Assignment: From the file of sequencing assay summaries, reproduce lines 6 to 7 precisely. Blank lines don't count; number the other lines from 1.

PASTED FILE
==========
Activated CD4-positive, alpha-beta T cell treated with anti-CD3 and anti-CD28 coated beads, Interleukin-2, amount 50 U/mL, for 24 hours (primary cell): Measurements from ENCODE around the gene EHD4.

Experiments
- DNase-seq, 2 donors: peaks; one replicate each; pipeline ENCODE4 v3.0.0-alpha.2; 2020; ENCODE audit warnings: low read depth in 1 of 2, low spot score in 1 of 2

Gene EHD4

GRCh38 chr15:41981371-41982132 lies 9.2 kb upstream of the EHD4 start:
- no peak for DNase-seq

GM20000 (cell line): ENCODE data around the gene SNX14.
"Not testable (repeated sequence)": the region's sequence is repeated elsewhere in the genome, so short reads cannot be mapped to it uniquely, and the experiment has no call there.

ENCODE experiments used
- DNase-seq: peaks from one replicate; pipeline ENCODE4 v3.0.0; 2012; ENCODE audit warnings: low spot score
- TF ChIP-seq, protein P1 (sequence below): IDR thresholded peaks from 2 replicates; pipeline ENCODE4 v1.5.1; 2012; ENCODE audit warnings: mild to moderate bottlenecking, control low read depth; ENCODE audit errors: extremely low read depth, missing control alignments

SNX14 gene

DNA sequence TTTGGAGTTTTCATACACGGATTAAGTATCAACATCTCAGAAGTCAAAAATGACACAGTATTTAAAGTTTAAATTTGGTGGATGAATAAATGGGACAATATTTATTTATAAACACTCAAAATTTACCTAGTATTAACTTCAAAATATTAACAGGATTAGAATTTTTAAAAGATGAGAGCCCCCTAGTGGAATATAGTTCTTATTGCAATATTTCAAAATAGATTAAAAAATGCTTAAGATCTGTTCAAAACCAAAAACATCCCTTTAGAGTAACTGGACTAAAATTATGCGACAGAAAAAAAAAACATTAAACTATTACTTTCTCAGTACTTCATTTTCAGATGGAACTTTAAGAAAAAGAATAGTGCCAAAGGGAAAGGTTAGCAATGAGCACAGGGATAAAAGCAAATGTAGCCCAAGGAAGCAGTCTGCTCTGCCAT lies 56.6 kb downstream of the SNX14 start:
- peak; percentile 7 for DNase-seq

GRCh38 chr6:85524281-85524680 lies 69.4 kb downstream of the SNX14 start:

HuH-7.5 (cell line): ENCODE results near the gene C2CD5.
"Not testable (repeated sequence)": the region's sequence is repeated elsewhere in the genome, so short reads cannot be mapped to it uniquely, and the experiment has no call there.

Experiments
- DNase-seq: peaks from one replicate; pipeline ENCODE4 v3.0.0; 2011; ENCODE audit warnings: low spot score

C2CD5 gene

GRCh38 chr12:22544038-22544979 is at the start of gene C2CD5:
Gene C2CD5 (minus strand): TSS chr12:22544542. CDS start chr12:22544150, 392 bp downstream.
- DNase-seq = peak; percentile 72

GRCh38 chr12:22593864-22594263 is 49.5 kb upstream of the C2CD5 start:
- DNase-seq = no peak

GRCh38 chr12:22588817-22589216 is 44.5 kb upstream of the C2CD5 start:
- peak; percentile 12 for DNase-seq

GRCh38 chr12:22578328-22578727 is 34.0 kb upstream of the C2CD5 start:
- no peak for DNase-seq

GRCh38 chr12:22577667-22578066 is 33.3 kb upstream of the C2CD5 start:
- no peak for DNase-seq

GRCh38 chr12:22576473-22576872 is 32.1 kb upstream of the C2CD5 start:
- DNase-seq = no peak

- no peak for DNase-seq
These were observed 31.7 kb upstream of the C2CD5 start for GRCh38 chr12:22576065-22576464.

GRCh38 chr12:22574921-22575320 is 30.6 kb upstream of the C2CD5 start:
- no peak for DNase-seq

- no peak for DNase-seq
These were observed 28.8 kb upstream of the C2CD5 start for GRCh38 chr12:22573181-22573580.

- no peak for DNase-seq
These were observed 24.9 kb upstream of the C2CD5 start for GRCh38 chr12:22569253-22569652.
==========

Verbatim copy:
- no peak for DNase-seq

GM20000 (cell line): ENCODE data around the gene SNX14.